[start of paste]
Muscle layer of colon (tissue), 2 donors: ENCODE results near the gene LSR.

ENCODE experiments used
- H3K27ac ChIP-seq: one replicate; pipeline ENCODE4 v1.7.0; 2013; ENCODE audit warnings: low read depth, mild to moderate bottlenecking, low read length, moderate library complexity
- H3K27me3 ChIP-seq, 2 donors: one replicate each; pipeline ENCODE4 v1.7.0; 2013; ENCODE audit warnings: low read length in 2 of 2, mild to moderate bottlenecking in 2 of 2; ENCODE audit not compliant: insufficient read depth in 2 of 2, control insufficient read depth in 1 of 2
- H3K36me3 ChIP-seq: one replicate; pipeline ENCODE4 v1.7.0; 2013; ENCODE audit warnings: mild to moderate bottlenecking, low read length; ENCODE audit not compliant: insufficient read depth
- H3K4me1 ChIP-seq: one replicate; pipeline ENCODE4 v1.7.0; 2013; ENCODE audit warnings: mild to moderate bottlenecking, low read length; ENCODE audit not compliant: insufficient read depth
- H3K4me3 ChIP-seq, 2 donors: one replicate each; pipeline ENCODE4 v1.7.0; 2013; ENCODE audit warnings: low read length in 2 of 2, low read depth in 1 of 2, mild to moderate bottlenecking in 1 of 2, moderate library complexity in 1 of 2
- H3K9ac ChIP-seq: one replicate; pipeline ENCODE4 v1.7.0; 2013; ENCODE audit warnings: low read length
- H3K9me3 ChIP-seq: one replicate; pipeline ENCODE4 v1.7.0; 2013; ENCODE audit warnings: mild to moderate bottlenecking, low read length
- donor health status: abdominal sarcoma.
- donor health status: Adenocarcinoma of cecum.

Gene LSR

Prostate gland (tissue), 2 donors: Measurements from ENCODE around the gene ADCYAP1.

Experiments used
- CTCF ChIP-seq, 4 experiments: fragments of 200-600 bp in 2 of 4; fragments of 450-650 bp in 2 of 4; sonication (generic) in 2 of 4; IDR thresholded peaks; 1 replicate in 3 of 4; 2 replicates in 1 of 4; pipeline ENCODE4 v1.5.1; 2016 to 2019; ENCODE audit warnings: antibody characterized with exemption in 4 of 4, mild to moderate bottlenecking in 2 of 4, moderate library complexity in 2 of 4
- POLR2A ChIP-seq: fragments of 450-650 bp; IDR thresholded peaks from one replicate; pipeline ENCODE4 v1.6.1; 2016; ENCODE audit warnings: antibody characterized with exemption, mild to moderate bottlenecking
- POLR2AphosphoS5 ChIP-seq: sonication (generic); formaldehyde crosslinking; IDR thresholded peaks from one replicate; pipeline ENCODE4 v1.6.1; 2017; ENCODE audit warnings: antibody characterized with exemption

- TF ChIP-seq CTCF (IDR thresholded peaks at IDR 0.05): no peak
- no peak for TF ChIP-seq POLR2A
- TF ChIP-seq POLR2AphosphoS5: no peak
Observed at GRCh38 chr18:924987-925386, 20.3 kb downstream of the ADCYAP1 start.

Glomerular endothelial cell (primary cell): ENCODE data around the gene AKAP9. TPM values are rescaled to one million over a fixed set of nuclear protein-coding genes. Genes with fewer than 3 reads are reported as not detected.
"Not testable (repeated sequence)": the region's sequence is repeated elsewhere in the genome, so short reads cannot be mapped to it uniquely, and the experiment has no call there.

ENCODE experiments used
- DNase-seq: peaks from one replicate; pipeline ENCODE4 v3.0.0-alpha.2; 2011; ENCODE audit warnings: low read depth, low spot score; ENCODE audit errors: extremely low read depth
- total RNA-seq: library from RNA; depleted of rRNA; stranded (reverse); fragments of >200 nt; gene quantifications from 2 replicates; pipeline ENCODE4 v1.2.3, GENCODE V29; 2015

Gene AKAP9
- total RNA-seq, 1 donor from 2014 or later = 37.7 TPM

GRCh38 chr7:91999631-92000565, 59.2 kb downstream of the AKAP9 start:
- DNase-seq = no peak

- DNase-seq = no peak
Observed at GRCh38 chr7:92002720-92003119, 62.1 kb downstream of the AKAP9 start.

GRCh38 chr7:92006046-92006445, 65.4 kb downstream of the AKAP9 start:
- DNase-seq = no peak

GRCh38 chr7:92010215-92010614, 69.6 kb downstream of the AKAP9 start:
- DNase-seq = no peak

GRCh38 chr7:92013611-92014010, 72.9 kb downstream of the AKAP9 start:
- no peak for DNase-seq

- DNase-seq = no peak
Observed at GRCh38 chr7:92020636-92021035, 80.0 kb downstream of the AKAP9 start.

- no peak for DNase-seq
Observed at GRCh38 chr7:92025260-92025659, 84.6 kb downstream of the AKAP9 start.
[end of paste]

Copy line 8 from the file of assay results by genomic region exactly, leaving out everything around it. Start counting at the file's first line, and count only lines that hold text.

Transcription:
- H3K9ac ChIP-seq: one replicate; pipeline ENCODE4 v1.7.0; 2013; ENCODE audit warnings: low read length